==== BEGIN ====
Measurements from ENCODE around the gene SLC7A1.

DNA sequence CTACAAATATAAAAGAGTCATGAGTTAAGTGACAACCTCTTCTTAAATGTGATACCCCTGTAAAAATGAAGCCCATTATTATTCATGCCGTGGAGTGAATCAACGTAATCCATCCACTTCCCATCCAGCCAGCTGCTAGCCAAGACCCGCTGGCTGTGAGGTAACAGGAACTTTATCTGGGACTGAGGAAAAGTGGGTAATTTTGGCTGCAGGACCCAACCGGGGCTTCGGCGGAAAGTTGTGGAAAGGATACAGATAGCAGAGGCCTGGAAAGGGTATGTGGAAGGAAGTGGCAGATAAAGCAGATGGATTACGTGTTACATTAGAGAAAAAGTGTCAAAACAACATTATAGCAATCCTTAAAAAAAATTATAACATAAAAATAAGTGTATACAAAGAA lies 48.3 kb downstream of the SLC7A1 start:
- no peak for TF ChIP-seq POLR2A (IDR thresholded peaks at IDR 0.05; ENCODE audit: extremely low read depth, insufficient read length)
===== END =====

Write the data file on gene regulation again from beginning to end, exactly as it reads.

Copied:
Measurements from ENCODE around the gene SLC7A1.

DNA sequence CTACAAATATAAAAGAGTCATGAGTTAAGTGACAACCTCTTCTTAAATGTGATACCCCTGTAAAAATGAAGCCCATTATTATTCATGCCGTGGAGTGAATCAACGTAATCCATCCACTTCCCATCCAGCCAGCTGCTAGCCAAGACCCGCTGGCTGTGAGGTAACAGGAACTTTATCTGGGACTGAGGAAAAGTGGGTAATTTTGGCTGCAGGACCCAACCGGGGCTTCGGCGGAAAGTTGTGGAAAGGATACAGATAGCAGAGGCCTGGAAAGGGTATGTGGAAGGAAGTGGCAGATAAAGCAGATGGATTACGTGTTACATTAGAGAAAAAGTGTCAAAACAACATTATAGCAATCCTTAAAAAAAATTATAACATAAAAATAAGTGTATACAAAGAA lies 48.3 kb downstream of the SLC7A1 start:
- no peak for TF ChIP-seq POLR2A (IDR thresholded peaks at IDR 0.05; ENCODE audit: extremely low read depth, insufficient read length)